"I intend to use these designs on the backs of small cards that provide basic information about each drug, such as their addictive potential, effects/side effects, drug interactions, active/lethal dose ratios, etc," Li told me in an email. "My approach was that if individuals (and college students in particular) are going to use psychoactive substances, they should have access to as much information as possible to minimize possible drug-related risks and harms."
Li is quick to point out that she's not advocating drug use, and the images aren't meant to convey the full range of a given drug's effects -- especially damaging ones -- on a person's mind or body. "However, what I did want to avoid was fear-mongering and sensationalism," she said. "These tactics have used for decades in nationwide PSAs that we're all familiar with; I think that we're ready for a generational shift in our approach towards drug policy."
Li's work was inspired by other famous intersections of drug use and design, including Bryan Lewis Saunders' series of self-portraits done on different drugs, and Patrick Smith's posters about mental illness. Take a gander at a few of Li's works below.
This is the psychoactive drug that we're all the most familiar with -- nearly 90 percent of American adults have taken at least one sip of booze in their lifetime, 56 percent of us have had a drink in the past month, and nearly a quarter have binge drunk in that same time. "Alcohol interferes with the brain’s communication pathways," according to the National Institute on Alcohol Abuse and Alcoholism, "and can affect the way the brain looks and works. These disruptions can change mood and behavior, and make it harder to think clearly and move with coordination."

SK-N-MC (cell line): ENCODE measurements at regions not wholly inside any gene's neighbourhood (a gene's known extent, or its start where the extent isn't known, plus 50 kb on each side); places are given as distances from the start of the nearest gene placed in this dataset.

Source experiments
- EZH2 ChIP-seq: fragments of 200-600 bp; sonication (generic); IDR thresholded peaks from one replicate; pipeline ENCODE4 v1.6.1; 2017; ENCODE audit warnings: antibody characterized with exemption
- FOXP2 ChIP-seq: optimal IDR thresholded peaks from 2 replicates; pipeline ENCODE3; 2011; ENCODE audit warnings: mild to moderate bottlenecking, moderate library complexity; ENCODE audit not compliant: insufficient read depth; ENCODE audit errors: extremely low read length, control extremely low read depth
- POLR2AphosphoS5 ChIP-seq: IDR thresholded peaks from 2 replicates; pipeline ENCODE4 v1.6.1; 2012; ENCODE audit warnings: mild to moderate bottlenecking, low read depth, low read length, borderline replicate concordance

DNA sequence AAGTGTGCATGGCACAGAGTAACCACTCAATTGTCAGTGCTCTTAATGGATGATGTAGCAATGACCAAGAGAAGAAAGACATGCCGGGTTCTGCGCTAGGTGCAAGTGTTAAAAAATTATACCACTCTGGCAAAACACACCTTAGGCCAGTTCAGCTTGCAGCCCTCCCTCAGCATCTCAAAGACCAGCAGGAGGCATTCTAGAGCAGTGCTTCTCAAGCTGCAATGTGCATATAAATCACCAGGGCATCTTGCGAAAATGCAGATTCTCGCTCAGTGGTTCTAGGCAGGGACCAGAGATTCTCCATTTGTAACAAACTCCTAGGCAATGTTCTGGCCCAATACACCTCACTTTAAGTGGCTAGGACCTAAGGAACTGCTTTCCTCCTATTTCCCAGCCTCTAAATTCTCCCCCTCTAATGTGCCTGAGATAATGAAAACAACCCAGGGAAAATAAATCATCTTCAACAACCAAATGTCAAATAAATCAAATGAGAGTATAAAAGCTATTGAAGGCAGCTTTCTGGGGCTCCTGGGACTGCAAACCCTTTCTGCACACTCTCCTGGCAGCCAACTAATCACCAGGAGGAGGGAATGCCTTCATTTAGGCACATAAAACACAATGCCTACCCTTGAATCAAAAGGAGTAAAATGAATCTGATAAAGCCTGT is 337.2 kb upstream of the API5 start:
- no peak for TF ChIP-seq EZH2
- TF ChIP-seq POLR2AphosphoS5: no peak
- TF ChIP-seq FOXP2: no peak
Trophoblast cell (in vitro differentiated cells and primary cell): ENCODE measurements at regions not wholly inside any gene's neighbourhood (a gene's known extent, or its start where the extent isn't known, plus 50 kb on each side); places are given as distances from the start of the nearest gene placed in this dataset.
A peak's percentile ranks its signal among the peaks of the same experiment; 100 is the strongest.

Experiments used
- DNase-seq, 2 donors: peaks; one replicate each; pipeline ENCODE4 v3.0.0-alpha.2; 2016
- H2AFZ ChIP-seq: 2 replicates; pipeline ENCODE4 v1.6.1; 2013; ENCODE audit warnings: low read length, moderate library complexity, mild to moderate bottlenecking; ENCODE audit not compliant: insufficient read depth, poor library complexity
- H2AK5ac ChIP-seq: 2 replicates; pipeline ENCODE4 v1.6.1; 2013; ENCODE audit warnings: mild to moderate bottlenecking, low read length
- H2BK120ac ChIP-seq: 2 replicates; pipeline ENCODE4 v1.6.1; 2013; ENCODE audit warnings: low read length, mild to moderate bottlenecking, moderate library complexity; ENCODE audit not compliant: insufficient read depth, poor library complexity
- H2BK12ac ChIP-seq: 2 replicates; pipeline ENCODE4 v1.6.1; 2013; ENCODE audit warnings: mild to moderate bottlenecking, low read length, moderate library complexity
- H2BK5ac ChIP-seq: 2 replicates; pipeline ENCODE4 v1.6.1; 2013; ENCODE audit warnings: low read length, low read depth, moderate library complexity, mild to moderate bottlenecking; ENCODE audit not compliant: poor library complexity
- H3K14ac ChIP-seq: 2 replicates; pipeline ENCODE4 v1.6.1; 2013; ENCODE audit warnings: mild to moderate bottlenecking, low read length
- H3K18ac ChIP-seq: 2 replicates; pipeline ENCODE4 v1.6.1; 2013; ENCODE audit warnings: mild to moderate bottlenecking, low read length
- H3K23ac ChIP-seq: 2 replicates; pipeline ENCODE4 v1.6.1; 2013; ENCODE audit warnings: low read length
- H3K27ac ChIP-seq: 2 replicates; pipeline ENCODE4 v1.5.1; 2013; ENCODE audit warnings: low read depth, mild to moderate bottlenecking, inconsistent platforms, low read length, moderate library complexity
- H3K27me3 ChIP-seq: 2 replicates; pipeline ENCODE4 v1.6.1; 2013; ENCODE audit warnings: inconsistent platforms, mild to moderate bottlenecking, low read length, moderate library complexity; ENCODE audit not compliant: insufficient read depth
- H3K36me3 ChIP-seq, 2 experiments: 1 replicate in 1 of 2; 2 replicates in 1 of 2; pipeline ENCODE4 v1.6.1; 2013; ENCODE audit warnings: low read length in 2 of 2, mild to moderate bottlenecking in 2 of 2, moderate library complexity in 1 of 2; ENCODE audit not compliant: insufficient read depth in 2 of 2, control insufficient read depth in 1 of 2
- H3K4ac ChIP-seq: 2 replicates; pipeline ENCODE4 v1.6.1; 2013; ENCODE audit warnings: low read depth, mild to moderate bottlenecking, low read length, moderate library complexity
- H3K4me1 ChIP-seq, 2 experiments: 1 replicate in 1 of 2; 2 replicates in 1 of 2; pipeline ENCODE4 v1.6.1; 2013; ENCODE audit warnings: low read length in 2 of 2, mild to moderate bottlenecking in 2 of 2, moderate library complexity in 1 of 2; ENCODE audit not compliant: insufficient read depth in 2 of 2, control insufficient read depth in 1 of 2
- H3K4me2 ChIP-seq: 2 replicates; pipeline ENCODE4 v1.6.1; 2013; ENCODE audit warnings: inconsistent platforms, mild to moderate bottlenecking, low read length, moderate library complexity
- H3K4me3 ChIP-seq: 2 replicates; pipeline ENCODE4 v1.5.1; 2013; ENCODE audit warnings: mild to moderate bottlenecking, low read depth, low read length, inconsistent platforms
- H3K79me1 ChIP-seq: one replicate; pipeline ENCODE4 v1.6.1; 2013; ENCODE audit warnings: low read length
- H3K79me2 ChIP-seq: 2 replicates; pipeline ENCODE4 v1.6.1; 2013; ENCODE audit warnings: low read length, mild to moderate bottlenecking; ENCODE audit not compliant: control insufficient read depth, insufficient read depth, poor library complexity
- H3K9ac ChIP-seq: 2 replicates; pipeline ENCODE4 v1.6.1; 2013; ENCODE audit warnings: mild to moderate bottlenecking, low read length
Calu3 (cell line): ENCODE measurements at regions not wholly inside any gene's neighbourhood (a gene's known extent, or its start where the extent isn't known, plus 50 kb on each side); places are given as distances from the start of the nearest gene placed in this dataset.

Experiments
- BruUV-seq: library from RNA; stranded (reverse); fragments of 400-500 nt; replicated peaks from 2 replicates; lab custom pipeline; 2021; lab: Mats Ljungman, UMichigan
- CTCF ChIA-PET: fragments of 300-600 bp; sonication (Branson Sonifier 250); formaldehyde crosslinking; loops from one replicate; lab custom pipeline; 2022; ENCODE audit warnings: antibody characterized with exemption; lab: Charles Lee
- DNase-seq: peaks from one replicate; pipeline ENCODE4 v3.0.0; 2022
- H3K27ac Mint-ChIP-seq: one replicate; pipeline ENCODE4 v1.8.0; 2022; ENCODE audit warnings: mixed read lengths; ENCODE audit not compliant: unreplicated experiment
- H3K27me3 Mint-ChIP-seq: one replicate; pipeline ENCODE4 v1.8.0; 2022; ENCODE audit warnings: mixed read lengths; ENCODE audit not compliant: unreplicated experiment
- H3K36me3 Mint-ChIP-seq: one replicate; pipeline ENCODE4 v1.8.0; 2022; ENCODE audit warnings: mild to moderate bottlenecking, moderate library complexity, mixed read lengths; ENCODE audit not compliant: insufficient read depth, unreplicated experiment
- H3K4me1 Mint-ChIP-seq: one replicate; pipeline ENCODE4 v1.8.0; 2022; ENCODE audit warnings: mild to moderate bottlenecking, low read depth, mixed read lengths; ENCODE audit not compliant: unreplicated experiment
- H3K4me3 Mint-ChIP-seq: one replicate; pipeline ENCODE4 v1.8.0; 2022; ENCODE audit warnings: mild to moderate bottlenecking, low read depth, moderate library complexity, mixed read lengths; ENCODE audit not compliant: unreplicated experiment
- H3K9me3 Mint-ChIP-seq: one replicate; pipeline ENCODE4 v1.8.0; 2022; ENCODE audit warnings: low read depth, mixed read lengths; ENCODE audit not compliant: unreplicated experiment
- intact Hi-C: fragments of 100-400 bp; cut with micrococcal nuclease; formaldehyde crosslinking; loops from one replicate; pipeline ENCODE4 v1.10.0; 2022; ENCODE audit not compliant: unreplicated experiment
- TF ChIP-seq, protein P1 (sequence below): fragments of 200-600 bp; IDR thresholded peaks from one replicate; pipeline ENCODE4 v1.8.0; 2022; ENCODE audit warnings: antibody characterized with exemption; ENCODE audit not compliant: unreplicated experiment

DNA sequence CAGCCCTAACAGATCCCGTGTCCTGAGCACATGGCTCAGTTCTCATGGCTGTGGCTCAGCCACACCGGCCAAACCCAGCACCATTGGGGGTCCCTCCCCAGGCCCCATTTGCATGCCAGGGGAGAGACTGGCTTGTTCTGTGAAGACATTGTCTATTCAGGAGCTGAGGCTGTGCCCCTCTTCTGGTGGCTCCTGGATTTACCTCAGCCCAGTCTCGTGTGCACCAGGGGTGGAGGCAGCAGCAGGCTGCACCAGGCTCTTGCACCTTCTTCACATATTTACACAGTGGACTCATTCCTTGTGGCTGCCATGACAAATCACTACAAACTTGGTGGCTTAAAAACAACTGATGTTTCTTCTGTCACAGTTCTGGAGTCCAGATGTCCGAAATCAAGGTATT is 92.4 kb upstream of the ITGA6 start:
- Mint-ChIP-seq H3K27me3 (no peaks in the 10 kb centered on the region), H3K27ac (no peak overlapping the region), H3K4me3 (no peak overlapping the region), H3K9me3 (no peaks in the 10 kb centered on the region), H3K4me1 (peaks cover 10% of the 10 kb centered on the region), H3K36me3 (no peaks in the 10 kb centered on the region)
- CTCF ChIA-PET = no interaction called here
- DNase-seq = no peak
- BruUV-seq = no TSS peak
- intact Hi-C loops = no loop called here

America's quasi-illicit drug of choice, depending on where you live, and a plant that's likely to play a big role in the 2016 presidential contest. 44 percent of Americans have smoked and inhaled it at some point in their lives. According to the National Institute on Drug Abuse, marijuana's effects include altered senses, altered perception of time, changes in mood, impaired movement, and altered thinking.
Ketamine is an anesthetic that's been around for decades. Recreationally, it's used as a club drug that "distorts perceptions of sight and sound and makes the user feel disconnected and not in control," according to the DEA. In therapeutic contexts the drug shows great potential for treating people with severe depression. Last fall, the director of the National Institutes on Mental Health said ketamine "might be the most important breakthrough in antidepressant treatment in decades."
Magic mushrooms put your brain in a "waking dream" state and may have "permanent, positive effects" on the brain, according to a study released last year. About 9 percent of Americans have used magic mushrooms at least once in their lifetime.
Cocaine is a powerful stimulant that produces "short-term euphoria, energy, and talkativeness," according to the National Institute on Drug Abuse. Sixteen percent of Americans have tried it at least once.